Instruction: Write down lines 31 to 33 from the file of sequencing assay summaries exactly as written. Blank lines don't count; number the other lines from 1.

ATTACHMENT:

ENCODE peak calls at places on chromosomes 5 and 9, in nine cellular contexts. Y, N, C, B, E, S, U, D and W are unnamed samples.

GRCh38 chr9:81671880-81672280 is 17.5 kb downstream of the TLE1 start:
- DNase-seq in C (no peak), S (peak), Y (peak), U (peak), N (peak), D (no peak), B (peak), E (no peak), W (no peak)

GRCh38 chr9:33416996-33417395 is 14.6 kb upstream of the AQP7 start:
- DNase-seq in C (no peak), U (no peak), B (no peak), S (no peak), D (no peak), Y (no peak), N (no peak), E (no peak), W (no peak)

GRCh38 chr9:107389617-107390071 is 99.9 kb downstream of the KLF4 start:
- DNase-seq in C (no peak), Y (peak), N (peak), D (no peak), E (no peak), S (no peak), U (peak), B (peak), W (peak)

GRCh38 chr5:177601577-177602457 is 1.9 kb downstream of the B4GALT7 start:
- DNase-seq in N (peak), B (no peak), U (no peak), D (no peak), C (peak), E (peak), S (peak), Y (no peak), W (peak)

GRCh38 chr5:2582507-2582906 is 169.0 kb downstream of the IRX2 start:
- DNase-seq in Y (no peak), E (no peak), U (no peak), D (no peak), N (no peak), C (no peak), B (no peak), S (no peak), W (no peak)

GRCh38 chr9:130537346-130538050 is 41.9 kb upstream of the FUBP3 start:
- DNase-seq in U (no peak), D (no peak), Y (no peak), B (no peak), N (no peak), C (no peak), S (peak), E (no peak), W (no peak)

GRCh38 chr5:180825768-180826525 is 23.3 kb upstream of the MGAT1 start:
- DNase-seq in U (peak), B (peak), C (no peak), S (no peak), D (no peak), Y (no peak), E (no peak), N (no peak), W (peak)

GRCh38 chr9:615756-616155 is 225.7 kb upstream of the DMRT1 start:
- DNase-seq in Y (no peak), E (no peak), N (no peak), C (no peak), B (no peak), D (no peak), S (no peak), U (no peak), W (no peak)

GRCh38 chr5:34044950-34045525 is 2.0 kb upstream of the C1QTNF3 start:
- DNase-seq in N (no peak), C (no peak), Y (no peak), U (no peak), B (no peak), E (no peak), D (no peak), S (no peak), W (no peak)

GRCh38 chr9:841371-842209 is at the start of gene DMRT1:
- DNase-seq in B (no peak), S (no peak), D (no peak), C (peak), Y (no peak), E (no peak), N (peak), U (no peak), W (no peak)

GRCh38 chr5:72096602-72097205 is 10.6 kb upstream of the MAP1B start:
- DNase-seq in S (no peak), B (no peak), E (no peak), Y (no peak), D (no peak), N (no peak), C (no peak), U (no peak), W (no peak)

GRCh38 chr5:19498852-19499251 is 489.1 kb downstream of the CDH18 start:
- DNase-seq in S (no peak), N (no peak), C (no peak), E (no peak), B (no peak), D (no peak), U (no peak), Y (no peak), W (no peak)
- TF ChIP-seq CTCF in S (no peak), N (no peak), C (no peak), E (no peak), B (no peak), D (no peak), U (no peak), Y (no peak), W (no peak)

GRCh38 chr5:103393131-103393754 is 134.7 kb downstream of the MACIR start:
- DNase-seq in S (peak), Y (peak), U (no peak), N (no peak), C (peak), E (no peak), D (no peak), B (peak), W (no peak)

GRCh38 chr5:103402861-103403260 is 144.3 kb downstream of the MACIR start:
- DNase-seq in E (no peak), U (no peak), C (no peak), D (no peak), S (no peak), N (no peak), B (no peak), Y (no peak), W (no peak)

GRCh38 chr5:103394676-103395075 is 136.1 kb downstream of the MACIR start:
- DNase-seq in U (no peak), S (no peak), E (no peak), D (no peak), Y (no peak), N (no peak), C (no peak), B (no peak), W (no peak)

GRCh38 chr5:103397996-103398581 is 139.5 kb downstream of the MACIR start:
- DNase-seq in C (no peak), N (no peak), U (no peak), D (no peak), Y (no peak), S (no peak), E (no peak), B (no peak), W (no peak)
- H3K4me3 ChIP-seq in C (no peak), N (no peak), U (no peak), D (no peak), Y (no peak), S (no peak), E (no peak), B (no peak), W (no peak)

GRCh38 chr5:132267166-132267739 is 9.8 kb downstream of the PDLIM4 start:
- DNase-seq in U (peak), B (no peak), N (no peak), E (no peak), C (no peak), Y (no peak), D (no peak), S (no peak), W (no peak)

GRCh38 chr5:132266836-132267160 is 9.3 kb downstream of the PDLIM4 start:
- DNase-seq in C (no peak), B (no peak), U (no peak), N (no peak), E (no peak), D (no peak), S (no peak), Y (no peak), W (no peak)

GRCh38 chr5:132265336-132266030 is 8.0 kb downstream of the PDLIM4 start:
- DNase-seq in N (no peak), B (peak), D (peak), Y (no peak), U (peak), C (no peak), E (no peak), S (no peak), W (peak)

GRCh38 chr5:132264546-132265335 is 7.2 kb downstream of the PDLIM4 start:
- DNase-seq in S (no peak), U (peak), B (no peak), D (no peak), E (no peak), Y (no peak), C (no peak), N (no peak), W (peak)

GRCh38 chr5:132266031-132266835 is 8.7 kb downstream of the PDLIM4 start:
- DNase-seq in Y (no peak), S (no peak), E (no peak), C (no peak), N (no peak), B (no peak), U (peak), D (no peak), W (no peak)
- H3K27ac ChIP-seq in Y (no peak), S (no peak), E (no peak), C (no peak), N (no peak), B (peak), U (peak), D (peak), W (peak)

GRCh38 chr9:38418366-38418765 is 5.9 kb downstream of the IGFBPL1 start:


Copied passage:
GRCh38 chr5:103394676-103395075 is 136.1 kb downstream of the MACIR start:
- DNase-seq in U (no peak), S (no peak), E (no peak), D (no peak), Y (no peak), N (no peak), C (no peak), B (no peak), W (no peak)

GRCh38 chr5:103397996-103398581 is 139.5 kb downstream of the MACIR start: